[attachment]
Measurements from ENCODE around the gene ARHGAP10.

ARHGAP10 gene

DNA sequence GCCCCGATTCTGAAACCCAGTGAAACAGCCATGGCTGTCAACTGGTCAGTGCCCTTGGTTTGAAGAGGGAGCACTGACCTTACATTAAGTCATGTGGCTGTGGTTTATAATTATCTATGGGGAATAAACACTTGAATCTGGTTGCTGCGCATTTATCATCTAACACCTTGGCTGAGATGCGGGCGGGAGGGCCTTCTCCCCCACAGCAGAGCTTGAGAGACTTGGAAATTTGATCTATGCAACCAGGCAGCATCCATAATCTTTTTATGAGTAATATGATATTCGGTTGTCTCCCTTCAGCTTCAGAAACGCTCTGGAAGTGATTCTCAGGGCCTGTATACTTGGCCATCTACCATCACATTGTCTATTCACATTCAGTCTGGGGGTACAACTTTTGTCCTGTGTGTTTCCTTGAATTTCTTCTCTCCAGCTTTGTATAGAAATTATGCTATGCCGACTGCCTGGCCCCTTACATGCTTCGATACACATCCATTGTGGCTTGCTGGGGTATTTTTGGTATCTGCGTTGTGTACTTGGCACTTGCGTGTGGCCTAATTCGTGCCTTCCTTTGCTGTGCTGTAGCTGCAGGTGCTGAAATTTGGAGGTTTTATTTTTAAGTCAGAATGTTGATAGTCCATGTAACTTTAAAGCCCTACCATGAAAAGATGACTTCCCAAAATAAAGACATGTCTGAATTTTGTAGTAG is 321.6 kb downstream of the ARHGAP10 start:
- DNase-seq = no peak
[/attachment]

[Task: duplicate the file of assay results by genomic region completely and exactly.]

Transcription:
Measurements from ENCODE around the gene ARHGAP10.

ARHGAP10 gene

DNA sequence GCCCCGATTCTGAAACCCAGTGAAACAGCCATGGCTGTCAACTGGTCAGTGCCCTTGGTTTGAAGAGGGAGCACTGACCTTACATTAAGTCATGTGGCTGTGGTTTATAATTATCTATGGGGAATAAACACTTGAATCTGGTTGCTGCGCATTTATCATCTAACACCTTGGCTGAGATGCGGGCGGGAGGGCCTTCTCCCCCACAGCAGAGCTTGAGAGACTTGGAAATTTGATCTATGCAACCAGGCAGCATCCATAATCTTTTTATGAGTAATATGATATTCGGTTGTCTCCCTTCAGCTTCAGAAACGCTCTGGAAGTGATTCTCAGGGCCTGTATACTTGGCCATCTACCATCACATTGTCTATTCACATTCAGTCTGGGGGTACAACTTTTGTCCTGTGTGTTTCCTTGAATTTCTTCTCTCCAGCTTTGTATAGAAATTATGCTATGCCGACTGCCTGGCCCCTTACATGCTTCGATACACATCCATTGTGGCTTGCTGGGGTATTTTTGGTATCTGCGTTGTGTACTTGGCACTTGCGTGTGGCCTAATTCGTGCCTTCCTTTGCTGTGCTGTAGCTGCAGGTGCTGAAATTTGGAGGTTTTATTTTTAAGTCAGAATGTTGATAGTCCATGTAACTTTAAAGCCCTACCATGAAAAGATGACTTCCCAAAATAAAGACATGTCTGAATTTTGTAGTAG is 321.6 kb downstream of the ARHGAP10 start:
- DNase-seq = no peak